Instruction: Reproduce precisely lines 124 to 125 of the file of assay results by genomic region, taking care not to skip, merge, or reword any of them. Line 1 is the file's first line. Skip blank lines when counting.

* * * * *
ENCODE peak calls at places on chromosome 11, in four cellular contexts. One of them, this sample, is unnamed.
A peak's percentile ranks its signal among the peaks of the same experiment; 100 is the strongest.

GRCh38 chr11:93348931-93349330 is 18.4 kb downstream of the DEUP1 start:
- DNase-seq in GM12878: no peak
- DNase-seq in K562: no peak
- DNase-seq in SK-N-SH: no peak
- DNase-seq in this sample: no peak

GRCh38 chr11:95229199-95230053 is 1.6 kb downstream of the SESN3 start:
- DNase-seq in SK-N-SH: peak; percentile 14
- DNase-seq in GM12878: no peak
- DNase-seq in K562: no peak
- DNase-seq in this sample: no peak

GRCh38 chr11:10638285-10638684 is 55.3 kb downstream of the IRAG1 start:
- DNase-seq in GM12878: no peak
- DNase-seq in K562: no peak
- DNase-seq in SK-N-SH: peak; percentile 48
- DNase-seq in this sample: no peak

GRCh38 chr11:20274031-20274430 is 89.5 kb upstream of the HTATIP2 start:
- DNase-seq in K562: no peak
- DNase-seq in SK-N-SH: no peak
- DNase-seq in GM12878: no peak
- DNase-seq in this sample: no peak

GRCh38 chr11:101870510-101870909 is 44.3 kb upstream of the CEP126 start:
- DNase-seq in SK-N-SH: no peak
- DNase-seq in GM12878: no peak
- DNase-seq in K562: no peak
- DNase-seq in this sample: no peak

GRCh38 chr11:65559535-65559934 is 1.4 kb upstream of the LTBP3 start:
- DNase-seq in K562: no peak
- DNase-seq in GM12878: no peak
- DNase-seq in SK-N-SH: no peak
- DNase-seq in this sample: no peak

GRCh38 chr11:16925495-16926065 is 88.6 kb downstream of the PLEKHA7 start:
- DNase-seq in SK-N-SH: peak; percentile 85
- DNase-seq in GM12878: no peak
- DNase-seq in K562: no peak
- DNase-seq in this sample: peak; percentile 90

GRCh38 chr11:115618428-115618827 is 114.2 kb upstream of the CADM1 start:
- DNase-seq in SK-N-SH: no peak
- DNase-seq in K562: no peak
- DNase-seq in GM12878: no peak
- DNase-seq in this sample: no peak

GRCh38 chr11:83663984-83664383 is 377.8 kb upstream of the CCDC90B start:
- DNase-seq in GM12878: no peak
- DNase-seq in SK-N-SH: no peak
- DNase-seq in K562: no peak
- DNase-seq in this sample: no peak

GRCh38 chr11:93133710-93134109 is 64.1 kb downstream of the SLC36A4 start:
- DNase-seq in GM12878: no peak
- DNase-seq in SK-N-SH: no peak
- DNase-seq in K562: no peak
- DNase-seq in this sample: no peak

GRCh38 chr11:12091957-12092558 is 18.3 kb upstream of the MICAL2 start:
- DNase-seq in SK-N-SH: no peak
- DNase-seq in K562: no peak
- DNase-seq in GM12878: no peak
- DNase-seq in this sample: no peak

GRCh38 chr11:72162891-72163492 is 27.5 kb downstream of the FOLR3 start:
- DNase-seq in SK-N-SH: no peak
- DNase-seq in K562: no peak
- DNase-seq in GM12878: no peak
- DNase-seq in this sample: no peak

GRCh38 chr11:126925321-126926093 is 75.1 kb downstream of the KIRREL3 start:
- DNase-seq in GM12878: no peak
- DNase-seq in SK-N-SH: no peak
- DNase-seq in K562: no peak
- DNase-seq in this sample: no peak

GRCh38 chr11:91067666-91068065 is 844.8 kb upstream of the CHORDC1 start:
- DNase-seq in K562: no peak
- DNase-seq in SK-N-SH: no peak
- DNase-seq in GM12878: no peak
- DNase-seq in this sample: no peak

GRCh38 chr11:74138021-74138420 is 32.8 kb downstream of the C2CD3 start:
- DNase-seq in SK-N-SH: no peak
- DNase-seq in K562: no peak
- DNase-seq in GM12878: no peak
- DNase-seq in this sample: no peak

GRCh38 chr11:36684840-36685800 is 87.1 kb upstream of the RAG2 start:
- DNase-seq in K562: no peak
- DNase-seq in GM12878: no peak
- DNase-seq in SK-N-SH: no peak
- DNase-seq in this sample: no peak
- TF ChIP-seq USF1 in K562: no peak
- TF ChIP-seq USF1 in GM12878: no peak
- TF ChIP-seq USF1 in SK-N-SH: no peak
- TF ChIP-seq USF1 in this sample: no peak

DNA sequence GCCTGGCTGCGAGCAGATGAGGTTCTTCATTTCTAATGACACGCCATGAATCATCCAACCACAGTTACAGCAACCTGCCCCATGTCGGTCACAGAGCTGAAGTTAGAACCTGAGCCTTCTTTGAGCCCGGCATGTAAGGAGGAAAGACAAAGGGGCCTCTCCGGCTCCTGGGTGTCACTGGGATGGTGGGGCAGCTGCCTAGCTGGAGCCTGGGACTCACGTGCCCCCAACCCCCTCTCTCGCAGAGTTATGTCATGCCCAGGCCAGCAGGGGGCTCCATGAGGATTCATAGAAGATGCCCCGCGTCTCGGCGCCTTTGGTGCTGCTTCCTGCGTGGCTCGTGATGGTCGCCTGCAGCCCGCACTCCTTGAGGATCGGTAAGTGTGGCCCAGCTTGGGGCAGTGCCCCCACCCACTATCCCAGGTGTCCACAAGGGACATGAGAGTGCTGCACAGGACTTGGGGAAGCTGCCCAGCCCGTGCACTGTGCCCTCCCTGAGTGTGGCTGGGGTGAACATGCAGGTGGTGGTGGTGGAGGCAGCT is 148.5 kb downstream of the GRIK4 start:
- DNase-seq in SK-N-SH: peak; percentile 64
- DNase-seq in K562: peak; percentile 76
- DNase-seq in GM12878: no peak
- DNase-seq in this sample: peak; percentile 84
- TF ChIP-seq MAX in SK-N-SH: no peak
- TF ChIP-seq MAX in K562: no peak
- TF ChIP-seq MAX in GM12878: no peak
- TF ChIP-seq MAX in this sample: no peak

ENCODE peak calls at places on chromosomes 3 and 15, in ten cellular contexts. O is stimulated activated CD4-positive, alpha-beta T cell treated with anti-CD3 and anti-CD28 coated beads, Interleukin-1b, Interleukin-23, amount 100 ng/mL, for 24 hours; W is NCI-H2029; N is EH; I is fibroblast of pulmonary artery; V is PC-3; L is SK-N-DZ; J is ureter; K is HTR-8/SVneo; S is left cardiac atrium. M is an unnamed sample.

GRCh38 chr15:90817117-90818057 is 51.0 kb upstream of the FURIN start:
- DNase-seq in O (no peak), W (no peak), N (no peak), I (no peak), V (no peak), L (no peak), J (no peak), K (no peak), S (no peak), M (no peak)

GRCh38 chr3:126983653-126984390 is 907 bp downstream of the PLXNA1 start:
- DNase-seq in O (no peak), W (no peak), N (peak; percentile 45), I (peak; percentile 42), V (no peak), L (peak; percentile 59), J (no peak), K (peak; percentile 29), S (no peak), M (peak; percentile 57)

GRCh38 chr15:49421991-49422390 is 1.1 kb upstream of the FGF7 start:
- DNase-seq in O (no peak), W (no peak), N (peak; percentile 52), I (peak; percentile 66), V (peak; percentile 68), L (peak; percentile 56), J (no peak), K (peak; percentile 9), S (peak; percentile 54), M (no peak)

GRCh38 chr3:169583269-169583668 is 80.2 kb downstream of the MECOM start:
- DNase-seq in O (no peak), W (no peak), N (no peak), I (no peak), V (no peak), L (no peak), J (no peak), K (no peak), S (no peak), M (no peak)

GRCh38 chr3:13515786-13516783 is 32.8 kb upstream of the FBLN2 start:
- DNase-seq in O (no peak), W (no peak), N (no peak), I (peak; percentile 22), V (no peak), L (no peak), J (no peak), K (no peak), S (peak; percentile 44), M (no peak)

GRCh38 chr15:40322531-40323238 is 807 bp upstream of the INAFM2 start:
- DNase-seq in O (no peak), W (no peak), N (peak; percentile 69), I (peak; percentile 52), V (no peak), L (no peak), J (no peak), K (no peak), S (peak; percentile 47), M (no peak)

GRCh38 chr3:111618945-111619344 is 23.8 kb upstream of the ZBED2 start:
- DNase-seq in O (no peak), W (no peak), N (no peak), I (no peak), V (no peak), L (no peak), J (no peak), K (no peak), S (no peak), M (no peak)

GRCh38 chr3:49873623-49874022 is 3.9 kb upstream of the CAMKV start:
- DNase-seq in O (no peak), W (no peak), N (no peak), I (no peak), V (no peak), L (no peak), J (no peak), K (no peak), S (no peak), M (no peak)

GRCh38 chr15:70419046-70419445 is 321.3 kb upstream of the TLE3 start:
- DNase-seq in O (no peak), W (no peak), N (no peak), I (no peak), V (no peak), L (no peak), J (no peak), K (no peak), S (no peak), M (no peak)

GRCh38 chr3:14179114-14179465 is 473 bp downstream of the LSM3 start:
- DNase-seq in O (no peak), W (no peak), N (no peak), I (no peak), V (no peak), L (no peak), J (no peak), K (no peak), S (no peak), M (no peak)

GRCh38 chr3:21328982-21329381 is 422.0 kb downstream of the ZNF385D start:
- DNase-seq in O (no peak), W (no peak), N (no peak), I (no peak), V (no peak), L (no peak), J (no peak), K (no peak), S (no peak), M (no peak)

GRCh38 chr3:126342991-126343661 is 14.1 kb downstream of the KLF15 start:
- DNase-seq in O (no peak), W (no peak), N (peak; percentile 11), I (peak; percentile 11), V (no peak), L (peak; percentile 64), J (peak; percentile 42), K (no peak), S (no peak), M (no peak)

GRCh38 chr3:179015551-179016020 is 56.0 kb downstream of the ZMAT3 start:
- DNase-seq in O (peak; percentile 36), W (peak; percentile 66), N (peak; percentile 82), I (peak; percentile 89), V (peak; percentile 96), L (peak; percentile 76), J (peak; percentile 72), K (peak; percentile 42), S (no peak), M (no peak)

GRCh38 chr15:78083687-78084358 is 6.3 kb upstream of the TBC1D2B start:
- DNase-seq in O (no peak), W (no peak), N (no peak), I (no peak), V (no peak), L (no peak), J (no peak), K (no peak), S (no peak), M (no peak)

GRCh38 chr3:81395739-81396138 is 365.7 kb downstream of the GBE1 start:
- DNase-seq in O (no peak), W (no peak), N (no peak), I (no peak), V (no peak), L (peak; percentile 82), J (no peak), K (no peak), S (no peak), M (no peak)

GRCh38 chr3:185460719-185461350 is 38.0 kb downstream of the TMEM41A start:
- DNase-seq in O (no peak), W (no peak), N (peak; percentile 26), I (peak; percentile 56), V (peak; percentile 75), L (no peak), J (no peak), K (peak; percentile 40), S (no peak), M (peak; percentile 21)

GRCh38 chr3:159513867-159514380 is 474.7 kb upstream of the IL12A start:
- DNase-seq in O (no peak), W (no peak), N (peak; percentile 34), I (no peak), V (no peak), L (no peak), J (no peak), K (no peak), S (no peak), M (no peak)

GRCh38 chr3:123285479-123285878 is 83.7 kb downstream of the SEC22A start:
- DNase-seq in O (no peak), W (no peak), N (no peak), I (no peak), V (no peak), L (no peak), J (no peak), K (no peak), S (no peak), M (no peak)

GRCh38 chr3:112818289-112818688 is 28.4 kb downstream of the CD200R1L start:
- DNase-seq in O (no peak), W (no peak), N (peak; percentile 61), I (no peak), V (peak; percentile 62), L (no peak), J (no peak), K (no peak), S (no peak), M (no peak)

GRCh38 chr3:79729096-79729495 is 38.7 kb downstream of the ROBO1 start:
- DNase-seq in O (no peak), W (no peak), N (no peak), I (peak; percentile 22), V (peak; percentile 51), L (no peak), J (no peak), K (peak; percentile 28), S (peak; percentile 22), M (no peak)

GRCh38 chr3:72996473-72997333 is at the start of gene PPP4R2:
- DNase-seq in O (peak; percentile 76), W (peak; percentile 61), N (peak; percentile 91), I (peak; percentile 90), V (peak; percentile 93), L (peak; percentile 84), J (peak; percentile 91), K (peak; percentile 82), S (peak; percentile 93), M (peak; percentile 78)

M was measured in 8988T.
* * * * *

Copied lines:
- DNase-seq in O (no peak), W (no peak), N (no peak), I (no peak), V (no peak), L (no peak), J (no peak), K (no peak), S (no peak), M (no peak)

GRCh38 chr3:81395739-81396138 is 365.7 kb downstream of the GBE1 start: